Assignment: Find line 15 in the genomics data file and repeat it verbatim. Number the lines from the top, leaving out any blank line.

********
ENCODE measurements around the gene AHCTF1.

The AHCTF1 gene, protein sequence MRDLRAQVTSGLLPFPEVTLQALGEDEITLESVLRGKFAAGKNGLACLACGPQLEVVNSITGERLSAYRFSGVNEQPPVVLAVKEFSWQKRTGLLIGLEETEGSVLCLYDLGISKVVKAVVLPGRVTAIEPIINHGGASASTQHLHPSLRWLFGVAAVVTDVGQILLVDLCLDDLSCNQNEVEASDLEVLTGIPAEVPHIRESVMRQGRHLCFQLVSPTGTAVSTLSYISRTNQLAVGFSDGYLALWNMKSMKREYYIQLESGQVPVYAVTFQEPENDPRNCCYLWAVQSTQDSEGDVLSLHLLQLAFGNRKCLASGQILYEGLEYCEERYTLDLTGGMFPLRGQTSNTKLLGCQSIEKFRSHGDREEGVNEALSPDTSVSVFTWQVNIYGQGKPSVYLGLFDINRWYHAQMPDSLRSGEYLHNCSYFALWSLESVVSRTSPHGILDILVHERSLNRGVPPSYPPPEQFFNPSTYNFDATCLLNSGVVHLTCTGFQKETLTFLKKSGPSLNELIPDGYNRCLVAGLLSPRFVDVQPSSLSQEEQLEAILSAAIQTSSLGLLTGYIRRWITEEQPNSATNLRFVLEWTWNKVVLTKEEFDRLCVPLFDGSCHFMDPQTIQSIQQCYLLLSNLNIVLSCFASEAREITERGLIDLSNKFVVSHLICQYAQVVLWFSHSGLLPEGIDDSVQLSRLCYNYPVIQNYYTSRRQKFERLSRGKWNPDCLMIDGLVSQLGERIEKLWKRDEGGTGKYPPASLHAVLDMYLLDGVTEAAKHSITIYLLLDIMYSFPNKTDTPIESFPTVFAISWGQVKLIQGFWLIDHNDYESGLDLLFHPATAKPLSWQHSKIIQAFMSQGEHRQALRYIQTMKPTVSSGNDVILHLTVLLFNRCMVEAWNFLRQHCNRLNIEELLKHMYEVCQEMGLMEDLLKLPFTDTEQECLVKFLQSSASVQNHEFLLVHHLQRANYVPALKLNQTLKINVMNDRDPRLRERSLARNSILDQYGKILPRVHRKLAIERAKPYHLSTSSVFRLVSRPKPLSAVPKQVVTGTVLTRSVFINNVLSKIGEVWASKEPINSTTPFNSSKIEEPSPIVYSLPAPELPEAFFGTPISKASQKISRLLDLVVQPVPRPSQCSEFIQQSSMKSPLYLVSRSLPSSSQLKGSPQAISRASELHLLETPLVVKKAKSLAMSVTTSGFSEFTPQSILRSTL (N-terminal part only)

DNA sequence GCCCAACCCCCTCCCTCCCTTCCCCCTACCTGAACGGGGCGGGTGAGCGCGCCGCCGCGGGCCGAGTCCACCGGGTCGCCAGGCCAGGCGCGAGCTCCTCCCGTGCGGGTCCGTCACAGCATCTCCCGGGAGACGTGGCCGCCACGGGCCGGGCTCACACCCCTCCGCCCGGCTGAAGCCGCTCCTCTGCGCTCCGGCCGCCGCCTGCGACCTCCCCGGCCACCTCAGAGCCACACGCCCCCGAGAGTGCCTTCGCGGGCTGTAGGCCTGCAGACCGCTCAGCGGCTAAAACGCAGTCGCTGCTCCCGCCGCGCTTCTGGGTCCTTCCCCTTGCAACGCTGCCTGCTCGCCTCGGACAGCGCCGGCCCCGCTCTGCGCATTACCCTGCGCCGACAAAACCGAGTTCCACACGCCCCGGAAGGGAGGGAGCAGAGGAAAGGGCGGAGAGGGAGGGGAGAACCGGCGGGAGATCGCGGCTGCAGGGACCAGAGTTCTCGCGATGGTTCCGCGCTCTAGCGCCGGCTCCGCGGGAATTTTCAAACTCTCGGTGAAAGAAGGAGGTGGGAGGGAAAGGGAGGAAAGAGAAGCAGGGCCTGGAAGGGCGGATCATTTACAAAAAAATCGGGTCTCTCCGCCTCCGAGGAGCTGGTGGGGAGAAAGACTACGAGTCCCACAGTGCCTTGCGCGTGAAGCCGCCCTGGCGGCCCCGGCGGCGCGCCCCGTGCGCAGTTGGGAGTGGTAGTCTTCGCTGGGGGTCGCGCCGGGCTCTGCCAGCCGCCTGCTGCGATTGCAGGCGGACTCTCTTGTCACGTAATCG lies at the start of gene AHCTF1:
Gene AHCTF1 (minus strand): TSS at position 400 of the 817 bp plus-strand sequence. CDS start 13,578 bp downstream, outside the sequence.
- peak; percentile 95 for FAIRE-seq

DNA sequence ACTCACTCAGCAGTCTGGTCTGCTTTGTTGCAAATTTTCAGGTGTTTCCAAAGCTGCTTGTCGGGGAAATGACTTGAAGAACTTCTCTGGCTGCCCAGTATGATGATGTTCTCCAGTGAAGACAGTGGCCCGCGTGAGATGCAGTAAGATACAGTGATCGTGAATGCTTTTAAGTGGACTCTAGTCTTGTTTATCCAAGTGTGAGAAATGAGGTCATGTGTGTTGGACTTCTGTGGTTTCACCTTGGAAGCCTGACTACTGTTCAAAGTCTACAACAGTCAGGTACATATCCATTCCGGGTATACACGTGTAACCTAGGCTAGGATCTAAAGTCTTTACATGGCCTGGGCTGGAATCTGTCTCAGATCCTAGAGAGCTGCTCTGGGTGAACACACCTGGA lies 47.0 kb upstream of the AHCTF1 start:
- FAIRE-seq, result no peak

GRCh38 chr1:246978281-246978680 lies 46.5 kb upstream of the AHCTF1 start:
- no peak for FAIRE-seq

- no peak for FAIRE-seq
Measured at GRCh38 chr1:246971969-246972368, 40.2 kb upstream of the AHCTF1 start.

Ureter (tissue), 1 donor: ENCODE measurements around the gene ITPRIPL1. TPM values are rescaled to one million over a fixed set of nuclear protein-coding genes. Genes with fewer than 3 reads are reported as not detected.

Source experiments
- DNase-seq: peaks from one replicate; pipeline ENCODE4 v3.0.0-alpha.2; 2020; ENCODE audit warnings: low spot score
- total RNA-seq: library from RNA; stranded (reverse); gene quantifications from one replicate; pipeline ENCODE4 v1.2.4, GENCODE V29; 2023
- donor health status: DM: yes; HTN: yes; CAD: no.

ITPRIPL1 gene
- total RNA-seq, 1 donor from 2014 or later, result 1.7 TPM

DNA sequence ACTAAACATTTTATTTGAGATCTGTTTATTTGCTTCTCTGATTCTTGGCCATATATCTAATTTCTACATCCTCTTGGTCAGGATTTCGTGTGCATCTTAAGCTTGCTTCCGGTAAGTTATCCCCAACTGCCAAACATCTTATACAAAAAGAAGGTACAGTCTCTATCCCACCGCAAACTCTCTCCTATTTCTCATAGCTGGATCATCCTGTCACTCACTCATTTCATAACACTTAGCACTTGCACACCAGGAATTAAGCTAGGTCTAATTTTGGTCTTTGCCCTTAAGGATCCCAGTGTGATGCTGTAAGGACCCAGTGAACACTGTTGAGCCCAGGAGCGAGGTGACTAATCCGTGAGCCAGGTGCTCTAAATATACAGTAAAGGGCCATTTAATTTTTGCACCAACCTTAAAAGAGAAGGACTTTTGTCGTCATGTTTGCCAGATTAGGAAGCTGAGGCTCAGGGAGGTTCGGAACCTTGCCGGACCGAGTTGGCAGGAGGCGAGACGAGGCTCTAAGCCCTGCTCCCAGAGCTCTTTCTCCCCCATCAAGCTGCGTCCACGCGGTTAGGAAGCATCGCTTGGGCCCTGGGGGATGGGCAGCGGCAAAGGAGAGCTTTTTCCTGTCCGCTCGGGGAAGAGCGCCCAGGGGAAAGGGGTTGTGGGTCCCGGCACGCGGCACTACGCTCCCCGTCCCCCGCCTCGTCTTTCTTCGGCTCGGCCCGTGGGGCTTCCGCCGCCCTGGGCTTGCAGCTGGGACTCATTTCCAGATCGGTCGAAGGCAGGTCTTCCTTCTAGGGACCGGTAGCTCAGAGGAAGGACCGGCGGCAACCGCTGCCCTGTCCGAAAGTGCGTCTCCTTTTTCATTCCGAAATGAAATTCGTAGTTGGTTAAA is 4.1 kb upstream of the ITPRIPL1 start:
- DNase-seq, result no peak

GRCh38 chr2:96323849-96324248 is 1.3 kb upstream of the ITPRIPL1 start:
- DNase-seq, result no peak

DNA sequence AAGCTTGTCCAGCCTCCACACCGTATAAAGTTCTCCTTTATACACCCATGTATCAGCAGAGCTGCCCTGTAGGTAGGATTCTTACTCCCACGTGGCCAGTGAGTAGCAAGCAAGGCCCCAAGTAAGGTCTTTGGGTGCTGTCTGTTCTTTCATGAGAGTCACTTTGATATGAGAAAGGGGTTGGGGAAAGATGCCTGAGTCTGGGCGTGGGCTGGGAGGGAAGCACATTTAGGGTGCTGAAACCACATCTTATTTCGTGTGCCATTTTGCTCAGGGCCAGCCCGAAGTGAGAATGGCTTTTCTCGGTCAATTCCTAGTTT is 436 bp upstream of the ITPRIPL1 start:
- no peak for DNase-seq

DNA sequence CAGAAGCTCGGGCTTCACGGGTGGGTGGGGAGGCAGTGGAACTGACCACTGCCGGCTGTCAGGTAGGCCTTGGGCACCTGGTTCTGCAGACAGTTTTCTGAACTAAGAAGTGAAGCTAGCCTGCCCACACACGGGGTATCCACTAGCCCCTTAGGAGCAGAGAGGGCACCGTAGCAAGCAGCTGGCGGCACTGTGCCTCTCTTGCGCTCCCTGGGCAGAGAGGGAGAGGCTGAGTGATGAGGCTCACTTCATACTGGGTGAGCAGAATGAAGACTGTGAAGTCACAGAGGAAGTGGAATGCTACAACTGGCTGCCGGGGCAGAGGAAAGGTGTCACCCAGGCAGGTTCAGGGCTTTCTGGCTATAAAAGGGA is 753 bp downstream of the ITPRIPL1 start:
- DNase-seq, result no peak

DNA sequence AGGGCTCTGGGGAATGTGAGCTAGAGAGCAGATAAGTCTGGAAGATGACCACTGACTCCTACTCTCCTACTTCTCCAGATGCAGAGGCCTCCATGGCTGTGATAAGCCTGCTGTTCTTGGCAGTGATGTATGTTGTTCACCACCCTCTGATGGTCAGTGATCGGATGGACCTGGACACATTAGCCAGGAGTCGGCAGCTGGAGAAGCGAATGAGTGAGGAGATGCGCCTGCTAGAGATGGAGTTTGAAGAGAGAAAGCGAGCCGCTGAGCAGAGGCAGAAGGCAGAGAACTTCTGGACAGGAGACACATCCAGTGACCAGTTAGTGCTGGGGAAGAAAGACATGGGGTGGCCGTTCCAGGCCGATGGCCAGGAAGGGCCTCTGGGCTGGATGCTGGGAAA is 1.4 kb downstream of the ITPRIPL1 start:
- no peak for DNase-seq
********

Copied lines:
- total RNA-seq: library from RNA; stranded (reverse); gene quantifications from one replicate; pipeline ENCODE4 v1.2.4, GENCODE V29; 2023